So, three weeks from my first dabbling with low-carb sweet snacks, and having stalled my weight loss to practically zero, I conducted a lot more research into low-carb diets and sweeteners, and as a result of what I learned (which is passed on here) I cut them out entirely. My weight loss then kicked right back into gear and all cravings vanished.

I had learned that as a low carber I also had to educate myself to not eat anything sweet, whether sweetened with sugar, or artificially. There is one exception, though. Because I can’t do without it in this one instance, I also learned to reduce the sweetener I use in my coffee (stevia), to the minimum amount that makes the drink not taste bitter, but also not taste sweet either, so that I don’t trigger the insulin response when I drink it. Maybe one day I’ll learn to like bitter, who knows.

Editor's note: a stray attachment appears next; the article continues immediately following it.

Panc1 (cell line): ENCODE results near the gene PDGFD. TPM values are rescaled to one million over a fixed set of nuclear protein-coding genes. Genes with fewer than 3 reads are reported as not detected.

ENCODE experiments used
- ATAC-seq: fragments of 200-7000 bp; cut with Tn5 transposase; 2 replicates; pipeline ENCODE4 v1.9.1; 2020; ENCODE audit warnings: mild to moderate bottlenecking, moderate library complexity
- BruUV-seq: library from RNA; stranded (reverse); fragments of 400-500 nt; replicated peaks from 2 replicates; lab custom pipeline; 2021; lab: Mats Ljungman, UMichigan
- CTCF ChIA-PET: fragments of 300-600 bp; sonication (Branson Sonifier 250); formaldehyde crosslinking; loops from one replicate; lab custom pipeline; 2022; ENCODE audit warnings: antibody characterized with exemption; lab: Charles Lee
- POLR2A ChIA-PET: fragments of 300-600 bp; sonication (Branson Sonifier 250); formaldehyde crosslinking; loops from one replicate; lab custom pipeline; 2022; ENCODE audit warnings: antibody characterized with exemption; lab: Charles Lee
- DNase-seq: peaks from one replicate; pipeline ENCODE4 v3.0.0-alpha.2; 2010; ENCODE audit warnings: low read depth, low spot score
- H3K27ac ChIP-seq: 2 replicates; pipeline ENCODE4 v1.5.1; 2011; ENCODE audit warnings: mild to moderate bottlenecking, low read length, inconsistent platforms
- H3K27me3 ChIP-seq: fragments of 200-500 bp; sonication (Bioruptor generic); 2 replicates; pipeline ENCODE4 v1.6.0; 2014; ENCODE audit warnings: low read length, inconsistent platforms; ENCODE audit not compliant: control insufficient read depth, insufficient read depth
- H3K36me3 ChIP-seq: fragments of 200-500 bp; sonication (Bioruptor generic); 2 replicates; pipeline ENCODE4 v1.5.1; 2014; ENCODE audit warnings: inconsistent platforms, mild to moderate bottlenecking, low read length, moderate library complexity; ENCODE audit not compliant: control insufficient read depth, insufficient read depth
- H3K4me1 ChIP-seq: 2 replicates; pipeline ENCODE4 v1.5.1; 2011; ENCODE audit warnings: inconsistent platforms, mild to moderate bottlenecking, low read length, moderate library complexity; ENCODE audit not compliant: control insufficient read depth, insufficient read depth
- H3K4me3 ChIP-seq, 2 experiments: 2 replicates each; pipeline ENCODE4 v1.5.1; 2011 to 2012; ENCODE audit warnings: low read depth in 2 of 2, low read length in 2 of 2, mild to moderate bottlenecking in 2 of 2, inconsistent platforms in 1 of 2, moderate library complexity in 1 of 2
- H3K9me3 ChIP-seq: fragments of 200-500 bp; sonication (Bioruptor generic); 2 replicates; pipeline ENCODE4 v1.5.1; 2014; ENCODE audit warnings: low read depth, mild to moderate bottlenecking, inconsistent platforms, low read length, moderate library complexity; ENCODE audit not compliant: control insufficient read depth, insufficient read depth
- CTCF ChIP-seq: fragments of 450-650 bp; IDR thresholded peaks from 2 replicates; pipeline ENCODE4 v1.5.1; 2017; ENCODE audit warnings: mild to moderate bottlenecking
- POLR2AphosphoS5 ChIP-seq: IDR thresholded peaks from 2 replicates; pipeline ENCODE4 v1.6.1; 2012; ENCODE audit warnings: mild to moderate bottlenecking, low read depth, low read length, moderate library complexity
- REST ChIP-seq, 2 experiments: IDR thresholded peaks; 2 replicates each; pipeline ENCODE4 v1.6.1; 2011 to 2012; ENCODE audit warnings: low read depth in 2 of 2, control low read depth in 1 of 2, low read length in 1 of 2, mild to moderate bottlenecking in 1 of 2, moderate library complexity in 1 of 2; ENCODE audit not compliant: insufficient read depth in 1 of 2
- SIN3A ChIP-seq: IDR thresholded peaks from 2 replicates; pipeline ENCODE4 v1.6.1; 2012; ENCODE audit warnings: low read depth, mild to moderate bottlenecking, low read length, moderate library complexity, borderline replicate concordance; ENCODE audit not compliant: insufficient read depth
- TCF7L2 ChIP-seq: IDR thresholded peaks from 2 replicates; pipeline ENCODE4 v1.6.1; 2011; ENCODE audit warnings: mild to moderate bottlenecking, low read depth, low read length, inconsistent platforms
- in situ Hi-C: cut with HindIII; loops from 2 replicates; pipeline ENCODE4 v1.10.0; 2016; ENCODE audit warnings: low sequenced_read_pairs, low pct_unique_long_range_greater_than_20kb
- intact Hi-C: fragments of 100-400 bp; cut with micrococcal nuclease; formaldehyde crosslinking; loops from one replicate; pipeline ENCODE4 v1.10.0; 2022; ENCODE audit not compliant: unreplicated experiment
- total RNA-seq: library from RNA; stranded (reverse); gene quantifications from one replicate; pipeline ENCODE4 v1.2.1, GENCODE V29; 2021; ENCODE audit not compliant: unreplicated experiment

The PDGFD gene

If it seems too good to be true…

Of course you can trust him!… it probably is. I know that. You know that. But many of us fall for the marketing blurb on diet products and convince ourselves that they wouldn’t say it worked if it didn’t. Well, there’s different types of “worked”, which all depends on the laboratory conditions, types of studies made, parameters used, methods of evaluation and so forth. If you know anything about statistics, then you know how easy it is to make any case given a large enough quantity of data. And that’s what marketers do all day long.

It’s sweet stuff that got up to ⅔ of the western world to become overweight (and half of them obese), and those of us affected know in our heart of hearts that sweet stuff is therefore unlikely to be part of the solution. As I should have told myself before biting into that first low-carb snack bar, “This seems too good…” . . . Well, you know the rest.